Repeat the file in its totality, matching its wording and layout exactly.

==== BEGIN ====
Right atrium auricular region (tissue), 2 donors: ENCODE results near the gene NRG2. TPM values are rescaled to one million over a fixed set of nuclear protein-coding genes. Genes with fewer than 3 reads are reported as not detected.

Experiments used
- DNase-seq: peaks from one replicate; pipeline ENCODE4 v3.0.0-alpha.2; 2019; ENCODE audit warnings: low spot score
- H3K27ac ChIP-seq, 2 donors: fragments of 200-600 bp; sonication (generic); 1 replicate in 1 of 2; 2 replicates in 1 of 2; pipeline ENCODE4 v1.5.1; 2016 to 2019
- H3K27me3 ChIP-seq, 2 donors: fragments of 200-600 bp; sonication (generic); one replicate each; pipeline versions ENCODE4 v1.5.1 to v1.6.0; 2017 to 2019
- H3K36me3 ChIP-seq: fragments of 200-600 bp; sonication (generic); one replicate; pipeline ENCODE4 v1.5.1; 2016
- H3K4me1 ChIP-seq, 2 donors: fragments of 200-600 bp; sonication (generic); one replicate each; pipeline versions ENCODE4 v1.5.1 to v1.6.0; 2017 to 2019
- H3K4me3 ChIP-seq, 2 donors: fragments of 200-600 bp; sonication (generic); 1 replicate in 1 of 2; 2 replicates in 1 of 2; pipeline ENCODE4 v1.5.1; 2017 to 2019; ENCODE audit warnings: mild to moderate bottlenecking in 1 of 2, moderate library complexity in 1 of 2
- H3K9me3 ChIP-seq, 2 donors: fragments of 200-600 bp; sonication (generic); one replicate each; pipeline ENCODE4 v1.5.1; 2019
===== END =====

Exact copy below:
Right atrium auricular region (tissue), 2 donors: ENCODE results near the gene NRG2. TPM values are rescaled to one million over a fixed set of nuclear protein-coding genes. Genes with fewer than 3 reads are reported as not detected.

Experiments used
- DNase-seq: peaks from one replicate; pipeline ENCODE4 v3.0.0-alpha.2; 2019; ENCODE audit warnings: low spot score
- H3K27ac ChIP-seq, 2 donors: fragments of 200-600 bp; sonication (generic); 1 replicate in 1 of 2; 2 replicates in 1 of 2; pipeline ENCODE4 v1.5.1; 2016 to 2019
- H3K27me3 ChIP-seq, 2 donors: fragments of 200-600 bp; sonication (generic); one replicate each; pipeline versions ENCODE4 v1.5.1 to v1.6.0; 2017 to 2019
- H3K36me3 ChIP-seq: fragments of 200-600 bp; sonication (generic); one replicate; pipeline ENCODE4 v1.5.1; 2016
- H3K4me1 ChIP-seq, 2 donors: fragments of 200-600 bp; sonication (generic); one replicate each; pipeline versions ENCODE4 v1.5.1 to v1.6.0; 2017 to 2019
- H3K4me3 ChIP-seq, 2 donors: fragments of 200-600 bp; sonication (generic); 1 replicate in 1 of 2; 2 replicates in 1 of 2; pipeline ENCODE4 v1.5.1; 2017 to 2019; ENCODE audit warnings: mild to moderate bottlenecking in 1 of 2, moderate library complexity in 1 of 2
- H3K9me3 ChIP-seq, 2 donors: fragments of 200-600 bp; sonication (generic); one replicate each; pipeline ENCODE4 v1.5.1; 2019